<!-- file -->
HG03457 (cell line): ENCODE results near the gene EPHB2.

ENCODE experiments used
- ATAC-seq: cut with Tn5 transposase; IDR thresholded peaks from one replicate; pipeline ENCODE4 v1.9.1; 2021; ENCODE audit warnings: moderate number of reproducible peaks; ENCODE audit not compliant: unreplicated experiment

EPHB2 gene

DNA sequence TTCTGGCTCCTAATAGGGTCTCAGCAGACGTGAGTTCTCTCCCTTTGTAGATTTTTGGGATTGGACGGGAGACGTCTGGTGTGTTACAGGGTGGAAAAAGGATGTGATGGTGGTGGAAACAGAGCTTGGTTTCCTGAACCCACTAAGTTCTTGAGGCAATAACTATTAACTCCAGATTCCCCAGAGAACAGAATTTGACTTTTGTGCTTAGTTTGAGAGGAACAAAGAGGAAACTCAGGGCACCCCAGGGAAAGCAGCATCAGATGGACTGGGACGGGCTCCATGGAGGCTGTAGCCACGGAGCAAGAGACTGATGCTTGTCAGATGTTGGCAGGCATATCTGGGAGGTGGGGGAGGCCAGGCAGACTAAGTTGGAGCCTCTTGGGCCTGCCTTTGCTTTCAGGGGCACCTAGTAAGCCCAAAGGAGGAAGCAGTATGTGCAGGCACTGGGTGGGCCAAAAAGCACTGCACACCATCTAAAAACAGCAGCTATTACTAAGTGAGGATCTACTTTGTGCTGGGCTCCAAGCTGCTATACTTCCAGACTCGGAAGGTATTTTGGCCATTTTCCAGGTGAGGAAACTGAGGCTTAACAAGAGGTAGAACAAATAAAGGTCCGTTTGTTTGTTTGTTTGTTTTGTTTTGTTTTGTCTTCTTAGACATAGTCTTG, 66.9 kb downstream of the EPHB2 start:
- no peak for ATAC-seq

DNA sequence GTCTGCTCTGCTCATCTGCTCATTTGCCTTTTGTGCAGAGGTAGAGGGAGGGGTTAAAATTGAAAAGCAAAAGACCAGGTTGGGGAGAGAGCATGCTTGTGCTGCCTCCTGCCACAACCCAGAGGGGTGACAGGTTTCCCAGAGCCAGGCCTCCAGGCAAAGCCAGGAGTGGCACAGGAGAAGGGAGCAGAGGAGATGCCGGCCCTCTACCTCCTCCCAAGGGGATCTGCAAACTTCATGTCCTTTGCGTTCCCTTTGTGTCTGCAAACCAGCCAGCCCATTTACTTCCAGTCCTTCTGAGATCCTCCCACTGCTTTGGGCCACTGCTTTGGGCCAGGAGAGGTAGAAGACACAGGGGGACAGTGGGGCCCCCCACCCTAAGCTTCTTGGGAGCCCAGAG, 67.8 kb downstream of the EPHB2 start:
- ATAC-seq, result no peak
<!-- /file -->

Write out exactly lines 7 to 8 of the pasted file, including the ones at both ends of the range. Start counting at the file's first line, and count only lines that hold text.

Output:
DNA sequence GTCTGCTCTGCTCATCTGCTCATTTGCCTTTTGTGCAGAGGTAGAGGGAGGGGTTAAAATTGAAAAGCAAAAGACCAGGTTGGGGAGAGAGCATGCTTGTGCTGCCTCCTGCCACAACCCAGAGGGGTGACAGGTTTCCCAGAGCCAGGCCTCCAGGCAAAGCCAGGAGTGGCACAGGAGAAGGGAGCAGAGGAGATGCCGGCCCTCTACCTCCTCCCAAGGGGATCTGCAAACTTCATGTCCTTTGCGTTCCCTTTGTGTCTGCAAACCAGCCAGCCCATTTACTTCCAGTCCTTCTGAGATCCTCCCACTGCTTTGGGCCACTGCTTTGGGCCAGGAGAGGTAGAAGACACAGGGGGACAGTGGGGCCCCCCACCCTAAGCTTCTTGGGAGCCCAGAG, 67.8 kb downstream of the EPHB2 start:
- ATAC-seq, result no peak